/ |

The challenges and rewards of bicultural marriage


LOOKING BEYOND THE MASK: When American Women Marry Japanese Men, by Nancy Brown Diggs. State University of New York, 2001, 231 pp., $19.95 (paper).

Finally, here is a book that explains the ramifications of a decision I made 24 years ago when I married my Japanese husband in the United States. Although some of my Japanese friends passed along valuable cultural insights, I mostly had to figure things out on my own, such as differences in communication styles and values — just the kind of things covered in Nancy Brown Diggs’ book “Looking Beyond the Mask.”

Of course, there are challenges in every marriage, regardless of the nationalities of the partners. In bicultural marriages, not every disagreement can be blamed on cultural differences; some might be the result of personality or gender clashes. In fact, Diggs’ informants in this book generally believed there were far more similarities than differences between themselves and their spouses. Some even extended this observation to include their respective families as well.

And yet, cultural differences are very real and must be acknowledged. As an example, the American wives in “Looking Beyond the Mask” unanimously agreed that their Japanese husbands are serious, responsible and hardworking. Yet these positive traits can turn into negative traits when a man sacrifices himself to his work. According to the Japanese, this is simply what a man does and must do to provide security for his family.

Sadly, this sanctioned estrangement of a man from his family can and does lead to marital difficulties. “The job always comes first,” is a common lament among the wives. A Japanese wife, while she might not like it, will accept this level of job commitment as the norm. An American wife won’t, and although there is little she can do about it (especially if they live in Japan), she and her husband need to recognize that the issue exists.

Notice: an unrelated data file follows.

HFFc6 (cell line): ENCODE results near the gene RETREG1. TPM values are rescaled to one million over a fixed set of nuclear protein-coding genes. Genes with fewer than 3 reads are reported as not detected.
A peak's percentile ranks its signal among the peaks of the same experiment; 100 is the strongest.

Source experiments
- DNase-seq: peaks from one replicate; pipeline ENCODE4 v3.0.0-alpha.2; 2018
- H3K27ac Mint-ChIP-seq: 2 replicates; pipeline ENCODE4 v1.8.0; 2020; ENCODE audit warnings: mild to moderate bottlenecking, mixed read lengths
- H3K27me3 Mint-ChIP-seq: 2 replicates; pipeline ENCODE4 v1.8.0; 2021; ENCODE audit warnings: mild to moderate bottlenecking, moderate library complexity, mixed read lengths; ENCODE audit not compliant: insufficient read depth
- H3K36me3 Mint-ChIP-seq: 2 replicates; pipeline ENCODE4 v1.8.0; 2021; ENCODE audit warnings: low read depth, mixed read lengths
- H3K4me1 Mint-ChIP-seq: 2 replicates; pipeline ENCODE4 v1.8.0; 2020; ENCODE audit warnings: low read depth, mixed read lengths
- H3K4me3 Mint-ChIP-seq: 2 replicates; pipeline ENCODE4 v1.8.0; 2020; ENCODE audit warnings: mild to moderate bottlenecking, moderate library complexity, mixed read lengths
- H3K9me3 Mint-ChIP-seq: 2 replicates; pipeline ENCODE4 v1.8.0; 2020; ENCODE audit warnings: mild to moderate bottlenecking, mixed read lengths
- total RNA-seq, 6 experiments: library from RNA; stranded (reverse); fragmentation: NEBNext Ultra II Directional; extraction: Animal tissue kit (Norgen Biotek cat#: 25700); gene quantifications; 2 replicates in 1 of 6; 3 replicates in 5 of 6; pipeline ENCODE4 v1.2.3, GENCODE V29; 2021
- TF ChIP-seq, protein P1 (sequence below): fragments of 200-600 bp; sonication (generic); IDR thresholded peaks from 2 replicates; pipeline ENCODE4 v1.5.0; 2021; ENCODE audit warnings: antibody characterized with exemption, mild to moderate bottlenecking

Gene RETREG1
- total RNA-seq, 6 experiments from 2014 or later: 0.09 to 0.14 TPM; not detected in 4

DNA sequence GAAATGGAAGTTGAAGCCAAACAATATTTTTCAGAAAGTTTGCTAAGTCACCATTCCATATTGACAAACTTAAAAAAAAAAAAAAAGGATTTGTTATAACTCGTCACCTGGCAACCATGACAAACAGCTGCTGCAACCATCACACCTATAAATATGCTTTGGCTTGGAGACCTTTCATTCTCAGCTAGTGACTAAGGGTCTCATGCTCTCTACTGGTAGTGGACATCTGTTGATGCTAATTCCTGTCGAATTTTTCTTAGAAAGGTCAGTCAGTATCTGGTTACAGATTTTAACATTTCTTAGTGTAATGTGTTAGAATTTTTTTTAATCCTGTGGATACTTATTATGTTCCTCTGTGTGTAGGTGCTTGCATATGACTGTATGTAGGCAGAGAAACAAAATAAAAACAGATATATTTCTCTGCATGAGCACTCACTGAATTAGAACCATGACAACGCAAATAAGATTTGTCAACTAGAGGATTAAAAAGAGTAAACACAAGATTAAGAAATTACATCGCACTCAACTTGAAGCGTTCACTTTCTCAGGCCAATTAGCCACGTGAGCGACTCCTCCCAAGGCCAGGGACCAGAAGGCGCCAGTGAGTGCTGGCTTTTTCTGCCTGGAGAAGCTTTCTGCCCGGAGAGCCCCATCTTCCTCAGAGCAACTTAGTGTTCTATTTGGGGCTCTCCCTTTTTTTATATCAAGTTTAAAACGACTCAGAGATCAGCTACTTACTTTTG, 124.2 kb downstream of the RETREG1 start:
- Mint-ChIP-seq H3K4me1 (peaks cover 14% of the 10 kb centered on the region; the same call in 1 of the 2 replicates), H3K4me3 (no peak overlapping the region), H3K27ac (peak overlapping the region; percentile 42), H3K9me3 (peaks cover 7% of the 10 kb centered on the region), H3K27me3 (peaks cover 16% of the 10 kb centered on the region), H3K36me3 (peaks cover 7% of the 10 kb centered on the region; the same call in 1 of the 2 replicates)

The women interviewed in “Looking Beyond the Mask” also acknowledged problems that arose from their own cultural assumptions. For example, being a self-sufficient individual is considered positive and healthy in the context of American life. However, many informants have recognized that a fine line sometimes exists between “taking care of yourself” and being selfish.

Clearly, living with a person from another culture forces a re-examination of entrenched beliefs. A difference of opinion, or anything else for that matter, need not be a “negative.” According to Diggs, challenge is an opportunity to learn, grow and change, and the results can be extremely liberating for both parties. Japanese men who marry outside their culture find a measure of protection from their society, as their American wives are a perfect excuse for them to do things a little bit differently. For their part, American women find numerous opportunities for personal growth. As Diggs writes in her introduction, they get to glimpse the real personalities behind the cultural masks we all wear.

Diggs addresses issues as diverse as in-laws, customs, communications, manners, values, living conditions, medical matters, religion, sex, gender and child-rearing. While factual, she is also extremely readable, using a journalistic approach rather than an academic one. For primary sources, she relies on interviews with those who know the subject best: American wives of Japanese men. Her footnotes and bibliography document secondary sources, such as newspaper, journal and magazine articles and books. Diggs moves effectively between the general and the personal, and in the process highlights the common areas of potential conflict in the manifold experiences of her informants.

As somebody who’s been (and is still) there, “Looking Beyond the Mask” is an accurate, fair and balanced portrayal of what it means to marry a Japanese man. While it specifically addresses marriage between American women and Japanese men, I believe that other foreign women, particularly from industrialized countries, will also find it of interest.